describes the airplane and his Torrey experiences of this era:
It was one of two Cub towplanes that the Associated Glider Clubs
of Southern California, the SD club, owned. My mother was an art teacher and one
of her students was the president of the club. She found that she could learn
to fly power planes in the Cubs during the week when they were not used towing
gliders, and I could be a member on the family membership. We both soloed within
months while my dad was stationed in Entiwetok for H-bomb testing.
AGCSC had just rebuilt the Cub about that time, converting the original 65hp engine
to a 115hp, considered to be a big step up at the time, and we got the change
approved by the FAA, keeping it in standard license. Little did we know that later
Super Cubs would be built with 125, 135, 140, 150, 160 and eventually 180hp. Even
more without FAA certification. We thought the 115 was a rocket! Note that it
is not a Super Cub, in that it does not have flaps. Good to hear it's still around.
The main Torrey Pines runway was east west, 90/270, from the tree line
on the east and ending on the cliff edge. The takeoff point was high, then a long
dip of at least 30', running uphill to a high point on the edge. We had a winch
located there, using a 50s Olds V8 engine driving a big reel with a level wind,
pulling in the cable to launch the gliders. It was mounted on the back of a 1927
Reo truck, no windshield or cab top, and only a bare frame in back where the engine,
protective cage for winch operator, and reel was located. We often stored the
winch rig in our backyard in Pacific Beach, and I learned to drive on it at age
13/14, moving it around the field and occasionally on the highway. (you can solo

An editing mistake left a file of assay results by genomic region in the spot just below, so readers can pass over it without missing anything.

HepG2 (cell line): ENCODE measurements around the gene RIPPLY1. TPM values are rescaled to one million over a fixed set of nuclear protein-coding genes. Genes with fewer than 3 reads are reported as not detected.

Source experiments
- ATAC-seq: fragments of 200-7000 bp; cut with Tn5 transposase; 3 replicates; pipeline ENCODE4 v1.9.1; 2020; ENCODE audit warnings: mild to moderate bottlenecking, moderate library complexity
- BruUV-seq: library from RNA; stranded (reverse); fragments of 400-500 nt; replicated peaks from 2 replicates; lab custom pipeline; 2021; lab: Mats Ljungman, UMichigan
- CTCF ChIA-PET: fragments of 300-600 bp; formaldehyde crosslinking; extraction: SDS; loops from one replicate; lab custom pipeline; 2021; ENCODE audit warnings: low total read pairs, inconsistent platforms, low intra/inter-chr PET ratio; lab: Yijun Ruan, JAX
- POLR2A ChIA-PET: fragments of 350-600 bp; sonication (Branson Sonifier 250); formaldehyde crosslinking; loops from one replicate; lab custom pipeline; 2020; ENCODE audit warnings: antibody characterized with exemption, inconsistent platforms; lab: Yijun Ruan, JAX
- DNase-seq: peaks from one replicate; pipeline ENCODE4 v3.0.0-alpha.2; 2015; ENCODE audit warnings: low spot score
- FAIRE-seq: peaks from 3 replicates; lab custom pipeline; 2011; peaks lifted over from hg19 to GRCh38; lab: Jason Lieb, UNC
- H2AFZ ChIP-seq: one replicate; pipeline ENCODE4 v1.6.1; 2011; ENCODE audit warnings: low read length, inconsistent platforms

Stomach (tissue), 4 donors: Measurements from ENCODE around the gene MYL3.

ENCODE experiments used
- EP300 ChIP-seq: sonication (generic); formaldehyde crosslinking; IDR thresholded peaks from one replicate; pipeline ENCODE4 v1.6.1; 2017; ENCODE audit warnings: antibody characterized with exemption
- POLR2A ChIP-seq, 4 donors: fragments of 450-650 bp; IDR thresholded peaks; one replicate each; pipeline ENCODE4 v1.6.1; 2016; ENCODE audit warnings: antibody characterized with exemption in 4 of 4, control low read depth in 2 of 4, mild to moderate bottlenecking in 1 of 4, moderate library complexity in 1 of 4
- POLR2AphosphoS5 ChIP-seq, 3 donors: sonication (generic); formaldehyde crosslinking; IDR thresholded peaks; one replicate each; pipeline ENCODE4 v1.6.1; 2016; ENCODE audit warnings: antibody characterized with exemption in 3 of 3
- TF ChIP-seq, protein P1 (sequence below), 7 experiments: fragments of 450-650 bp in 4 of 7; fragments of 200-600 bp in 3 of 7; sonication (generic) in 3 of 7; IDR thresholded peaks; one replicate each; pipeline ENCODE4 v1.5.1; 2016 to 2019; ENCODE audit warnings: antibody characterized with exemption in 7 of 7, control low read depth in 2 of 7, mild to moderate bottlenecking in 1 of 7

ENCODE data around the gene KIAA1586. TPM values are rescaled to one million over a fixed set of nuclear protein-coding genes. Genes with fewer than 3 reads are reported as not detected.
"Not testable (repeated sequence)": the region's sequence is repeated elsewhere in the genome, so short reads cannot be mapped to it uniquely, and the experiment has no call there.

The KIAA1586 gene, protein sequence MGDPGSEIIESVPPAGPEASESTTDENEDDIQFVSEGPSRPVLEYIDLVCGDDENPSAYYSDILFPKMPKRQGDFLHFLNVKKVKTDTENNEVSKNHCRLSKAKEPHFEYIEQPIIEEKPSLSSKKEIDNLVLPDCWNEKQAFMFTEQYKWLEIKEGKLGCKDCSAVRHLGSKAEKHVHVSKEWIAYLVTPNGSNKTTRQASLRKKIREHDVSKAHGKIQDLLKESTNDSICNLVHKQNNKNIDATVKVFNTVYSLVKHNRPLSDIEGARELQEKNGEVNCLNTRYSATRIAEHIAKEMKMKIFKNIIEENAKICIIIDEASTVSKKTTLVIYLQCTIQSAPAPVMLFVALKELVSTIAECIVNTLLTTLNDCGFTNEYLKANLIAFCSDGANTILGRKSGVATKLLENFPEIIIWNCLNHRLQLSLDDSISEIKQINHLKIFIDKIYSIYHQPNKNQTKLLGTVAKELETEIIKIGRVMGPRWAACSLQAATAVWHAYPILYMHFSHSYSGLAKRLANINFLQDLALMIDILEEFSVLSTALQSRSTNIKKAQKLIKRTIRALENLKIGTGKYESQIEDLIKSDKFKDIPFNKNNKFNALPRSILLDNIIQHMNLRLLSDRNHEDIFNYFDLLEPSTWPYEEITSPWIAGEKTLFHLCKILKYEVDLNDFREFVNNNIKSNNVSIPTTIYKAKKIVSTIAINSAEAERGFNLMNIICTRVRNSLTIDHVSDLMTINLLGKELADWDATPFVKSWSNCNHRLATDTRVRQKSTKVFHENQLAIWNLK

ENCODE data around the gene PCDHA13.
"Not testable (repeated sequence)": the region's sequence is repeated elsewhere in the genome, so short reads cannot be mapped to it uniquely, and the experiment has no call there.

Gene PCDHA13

gliders at 14, and I did so on my birthday). The Reo had a straight cut three
speed, so I started out double clutching. Shuffling 25' long glider trailers around
glider fields backing them into parallel parking spots, also enhanced my skills.
We could get 800-1000' of altitude, depending on the prevailing head wind,
and the glider runway was about 2000' long. Upon release, you'd coast back and
forth parallel to the cliff, turning inland (downwind of course), just north of
the winch where there was a cut in the cliff edge, landing parallel to the take
off runway. The Cub is taking off on a diagonal towplane runway, slightly SE to
NW, about 150/330. It ran from inland through the dip and across the cut, to the
cliff edge again, crossing past the southerly links of the vaunted golf club.
The towplane runway was shorter, and the brow the winch was on provided a bit
of cross wind protection.
Our training was conducted at Torrey Pines,
with most soaring done out of Lake Elsinore airport, before the lake flooded in
the 60s, and also at El Mirage dry lake near Edwards AFB. Shared the lake with
a lot of racers, but that's more stories.
More than you wanted to know.
see Bill Bean's glider photos from mid-50s Torrey, click H
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